The 2nd Screen Conundrum… Reviews

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The traditional TV industry (including cable) continues to display somewhat schizophrenic behavior when it comes to that ubiquitous 2nd screen. To be sure, operators and programmers alike are rushing to build and improve apps that give customers and viewers more content options. That's a good thing. But the keynote speech at the 2nd Screen Summit in L.A. this week served as a reminder that the same industry scrambling to do that whole “anytime, anywhere on any device” thing hasn't exactly been breaking any speed records in the process. That's to be expected. After all, this is complicated stuff, and everybody has turf to protect. In the keynote by Creative Visions chmn Robert Tercek was nothing if not blunt, as he took cable to task for its supposedly “milk toast” TVE offering, which he called “a half-hearted attempt… to take the air out of the sails of Internet companies that are disruptive.” Now nevermind that many cable execs would vehemently dispute that characterization. The larger question is why are things moving so slowly? Most of us would point to incredibly complex rights issues that simply need to work their way through the corporate sausage grinder. And that's true. But Tercek also argued that perhaps TV execs simply don't truly feel threatened yet. After all, cable ARPUs are up. Ad sales look good across cable. Why rush into hasty deals that could end up biting someone on the posterior? But Tercek said the good health of the traditional TV business might mask a larger danger. “We're running the risk of inflating the TV business in an unhealthy way,” he said, citing rising retrans, carriage fees and ad rates as a potential “bubble” in an environment of more fragmented audiences. “There will come a point in which the audiences simply aren't worth the amount of money that we're paying for them,” he said. “Television should probably come with a warning. Content is under pressure.” Of course, what else is new, right? – Michael Grebb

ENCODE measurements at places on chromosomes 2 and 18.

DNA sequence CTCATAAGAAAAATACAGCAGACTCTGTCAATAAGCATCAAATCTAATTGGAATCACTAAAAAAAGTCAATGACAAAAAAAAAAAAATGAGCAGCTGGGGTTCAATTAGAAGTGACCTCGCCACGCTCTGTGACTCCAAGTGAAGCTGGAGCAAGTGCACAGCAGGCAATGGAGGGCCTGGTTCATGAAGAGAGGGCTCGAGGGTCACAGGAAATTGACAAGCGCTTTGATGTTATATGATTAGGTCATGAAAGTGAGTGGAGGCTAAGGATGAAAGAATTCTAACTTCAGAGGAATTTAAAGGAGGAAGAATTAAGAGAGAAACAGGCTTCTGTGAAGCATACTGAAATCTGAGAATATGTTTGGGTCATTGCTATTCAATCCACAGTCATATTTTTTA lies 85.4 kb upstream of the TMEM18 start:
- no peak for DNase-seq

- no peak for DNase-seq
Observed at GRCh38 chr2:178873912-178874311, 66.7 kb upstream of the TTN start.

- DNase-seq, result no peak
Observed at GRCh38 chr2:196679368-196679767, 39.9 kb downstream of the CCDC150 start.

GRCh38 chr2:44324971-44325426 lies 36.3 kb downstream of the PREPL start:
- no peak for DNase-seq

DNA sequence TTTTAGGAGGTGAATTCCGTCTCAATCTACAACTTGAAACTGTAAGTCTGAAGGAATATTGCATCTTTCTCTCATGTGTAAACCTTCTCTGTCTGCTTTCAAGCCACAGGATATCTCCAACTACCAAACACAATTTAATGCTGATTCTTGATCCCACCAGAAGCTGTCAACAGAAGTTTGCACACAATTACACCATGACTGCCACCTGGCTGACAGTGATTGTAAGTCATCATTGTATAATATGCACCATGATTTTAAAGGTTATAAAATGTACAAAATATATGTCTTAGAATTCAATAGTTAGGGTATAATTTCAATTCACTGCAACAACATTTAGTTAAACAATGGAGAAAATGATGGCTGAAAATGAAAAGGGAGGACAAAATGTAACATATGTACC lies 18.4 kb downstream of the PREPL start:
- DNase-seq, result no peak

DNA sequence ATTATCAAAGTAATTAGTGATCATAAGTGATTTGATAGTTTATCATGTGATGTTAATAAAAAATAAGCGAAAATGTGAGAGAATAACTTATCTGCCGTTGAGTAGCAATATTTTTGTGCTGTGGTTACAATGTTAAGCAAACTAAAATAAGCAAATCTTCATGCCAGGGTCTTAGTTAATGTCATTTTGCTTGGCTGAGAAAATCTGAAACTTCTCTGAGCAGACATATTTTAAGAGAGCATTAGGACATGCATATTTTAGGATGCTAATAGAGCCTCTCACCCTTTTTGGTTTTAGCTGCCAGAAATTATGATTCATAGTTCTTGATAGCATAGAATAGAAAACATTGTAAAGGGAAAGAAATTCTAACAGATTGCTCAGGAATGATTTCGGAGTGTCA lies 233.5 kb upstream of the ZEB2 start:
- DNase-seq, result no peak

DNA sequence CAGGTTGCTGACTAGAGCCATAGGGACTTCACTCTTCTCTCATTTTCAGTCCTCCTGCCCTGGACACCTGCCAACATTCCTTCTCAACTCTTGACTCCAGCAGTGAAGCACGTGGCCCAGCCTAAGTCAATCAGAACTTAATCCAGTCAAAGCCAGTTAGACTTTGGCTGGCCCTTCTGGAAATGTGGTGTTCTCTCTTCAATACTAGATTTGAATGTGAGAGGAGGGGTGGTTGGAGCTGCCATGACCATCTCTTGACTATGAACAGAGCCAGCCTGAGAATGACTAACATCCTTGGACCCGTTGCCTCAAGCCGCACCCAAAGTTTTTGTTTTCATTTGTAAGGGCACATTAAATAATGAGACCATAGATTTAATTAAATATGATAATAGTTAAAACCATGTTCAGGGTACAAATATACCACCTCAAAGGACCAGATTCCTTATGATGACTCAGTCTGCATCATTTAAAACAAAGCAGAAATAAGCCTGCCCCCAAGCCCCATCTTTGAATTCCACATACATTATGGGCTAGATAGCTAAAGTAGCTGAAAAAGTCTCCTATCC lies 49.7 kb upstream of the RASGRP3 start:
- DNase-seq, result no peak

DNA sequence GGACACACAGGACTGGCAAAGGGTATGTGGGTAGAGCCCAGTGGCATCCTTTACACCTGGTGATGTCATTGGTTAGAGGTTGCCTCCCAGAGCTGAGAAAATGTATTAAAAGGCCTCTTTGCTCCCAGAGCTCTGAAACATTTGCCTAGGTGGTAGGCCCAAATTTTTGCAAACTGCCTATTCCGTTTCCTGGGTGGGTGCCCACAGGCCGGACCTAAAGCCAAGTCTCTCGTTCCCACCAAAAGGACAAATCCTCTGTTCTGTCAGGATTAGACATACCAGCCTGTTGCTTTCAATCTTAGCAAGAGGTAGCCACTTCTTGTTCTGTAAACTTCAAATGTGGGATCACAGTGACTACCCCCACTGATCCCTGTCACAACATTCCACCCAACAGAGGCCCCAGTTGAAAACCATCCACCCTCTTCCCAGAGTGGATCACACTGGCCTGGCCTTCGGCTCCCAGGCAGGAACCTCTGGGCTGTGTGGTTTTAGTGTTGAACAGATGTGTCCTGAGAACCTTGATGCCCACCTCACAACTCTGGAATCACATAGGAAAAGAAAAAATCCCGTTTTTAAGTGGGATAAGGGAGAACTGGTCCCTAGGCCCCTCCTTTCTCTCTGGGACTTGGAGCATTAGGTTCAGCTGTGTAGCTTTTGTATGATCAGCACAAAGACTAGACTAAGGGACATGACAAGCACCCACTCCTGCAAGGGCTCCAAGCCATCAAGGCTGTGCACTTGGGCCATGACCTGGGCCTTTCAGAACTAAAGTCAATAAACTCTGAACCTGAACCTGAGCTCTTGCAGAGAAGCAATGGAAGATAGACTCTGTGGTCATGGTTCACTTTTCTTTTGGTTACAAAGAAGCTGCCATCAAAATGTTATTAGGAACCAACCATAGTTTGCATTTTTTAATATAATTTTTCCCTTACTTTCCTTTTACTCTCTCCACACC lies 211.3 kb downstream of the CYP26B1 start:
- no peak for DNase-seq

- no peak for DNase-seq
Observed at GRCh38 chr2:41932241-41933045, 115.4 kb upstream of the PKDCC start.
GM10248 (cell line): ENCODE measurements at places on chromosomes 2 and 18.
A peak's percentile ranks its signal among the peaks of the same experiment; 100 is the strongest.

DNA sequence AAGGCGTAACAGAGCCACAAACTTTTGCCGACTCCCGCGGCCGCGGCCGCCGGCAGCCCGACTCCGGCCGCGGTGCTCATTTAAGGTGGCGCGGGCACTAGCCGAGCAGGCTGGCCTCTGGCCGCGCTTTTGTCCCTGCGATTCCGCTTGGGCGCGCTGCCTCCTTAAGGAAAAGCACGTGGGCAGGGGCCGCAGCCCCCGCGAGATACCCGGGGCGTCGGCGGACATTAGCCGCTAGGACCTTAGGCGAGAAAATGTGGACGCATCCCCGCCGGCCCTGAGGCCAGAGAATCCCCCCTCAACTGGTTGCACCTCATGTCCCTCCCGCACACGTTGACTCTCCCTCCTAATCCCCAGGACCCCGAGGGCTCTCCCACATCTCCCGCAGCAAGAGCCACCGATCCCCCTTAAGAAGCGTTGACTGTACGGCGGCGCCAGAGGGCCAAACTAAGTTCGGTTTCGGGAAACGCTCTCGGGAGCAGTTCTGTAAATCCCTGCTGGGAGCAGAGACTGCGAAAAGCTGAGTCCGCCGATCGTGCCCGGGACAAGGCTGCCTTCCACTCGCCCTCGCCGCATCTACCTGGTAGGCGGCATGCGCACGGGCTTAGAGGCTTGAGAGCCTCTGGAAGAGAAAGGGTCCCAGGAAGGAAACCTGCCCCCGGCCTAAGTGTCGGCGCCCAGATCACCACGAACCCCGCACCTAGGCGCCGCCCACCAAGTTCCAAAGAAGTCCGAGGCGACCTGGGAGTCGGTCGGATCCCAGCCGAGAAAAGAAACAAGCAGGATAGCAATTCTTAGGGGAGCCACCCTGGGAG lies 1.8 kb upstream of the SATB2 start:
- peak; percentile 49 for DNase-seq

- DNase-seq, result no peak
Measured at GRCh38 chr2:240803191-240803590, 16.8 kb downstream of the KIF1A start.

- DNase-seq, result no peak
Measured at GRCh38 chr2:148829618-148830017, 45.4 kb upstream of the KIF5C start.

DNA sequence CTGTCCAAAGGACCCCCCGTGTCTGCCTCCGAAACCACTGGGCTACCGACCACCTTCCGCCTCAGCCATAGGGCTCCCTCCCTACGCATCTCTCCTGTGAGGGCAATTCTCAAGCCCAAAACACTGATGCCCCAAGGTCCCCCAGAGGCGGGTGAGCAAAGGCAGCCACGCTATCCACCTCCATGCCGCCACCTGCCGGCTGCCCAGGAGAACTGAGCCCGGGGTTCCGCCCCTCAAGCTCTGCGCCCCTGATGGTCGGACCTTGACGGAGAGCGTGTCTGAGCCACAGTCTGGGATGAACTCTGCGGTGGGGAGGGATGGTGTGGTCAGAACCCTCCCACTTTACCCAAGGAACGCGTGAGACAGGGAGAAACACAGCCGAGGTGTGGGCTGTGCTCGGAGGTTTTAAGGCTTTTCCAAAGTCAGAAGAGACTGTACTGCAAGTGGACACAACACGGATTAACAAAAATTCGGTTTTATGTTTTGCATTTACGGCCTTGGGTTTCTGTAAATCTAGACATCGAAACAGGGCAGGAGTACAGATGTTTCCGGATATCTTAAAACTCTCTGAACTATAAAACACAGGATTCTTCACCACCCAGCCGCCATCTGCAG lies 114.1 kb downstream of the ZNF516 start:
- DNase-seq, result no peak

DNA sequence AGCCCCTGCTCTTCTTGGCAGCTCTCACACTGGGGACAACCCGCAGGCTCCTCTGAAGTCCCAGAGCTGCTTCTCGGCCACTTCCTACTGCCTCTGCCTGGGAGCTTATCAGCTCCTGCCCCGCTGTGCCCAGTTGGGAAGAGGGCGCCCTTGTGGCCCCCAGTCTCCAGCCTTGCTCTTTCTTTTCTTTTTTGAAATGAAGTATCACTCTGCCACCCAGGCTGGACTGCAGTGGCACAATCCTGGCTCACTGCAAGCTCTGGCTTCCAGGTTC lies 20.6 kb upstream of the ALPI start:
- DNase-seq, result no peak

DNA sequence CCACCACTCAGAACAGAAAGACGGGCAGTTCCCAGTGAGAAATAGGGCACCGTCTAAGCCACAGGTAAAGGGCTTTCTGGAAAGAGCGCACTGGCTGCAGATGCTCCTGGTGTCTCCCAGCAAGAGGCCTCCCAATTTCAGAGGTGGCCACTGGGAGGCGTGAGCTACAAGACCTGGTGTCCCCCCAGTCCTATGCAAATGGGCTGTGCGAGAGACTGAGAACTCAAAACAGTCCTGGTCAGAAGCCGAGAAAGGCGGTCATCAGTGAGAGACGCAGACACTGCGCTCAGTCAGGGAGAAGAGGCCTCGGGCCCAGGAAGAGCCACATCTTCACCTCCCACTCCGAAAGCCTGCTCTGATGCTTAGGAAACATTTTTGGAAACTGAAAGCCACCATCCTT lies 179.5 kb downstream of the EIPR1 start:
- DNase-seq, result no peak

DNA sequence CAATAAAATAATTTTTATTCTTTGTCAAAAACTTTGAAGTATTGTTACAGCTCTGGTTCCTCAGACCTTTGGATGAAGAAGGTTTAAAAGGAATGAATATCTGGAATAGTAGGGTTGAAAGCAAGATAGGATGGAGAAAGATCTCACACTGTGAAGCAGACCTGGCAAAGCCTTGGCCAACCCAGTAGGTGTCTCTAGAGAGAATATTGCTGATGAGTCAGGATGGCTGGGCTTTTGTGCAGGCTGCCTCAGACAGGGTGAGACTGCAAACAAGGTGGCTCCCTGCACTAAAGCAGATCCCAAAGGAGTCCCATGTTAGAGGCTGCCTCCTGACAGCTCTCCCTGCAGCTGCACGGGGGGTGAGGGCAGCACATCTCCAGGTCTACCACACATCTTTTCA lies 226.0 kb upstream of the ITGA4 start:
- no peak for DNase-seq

“The Bible” and “The Vikings,” premieres, Sun, 8p ET and 10p, respectively, History. You can't say History avoids tackling big subjects this Sunday. First, it takes on the creation of Earth and all who inhabit it and then, 2 hours later, skips to the 8th century's Norse warriors. Reality TV heavy Mark Burnett and wife Roma Downey play God–Downey also plays God's mother in the series–deciding which Old Testament stories to feature in early eps of “The Bible.” Their choices–Noah, Abraham and Moses–are familiar, adding to the challenge of re-telling them in a fresh way. Despite quibbles, all 3 are solid, although much of the Exodus' imagery seems derivative of DeMille's “The 10 Commandments” (1956). With “The Vikings,” History tells a story whose specifics are unfamiliar to most U.S. viewers. And the players–farmer-raiders, their kin and a cunning lord (played with appropriate nastiness by Gabriel Byrne)–leap from the screen in this exciting, bloody yarn. — “Hacking the Planet,” premiere, Thurs, 8p ET, Weather. Making science digestible, this cleverly presented series examines attempts to control weather. Graphics and humor enhance the series. — “World of Jenks,” season 2 debut, Mon, 11p, MTV. Sympathetic filmmaker Andrew Jenks follows 3 young people, including season I fave autistic Chad, who's hard not to love. – Seth Arenstein

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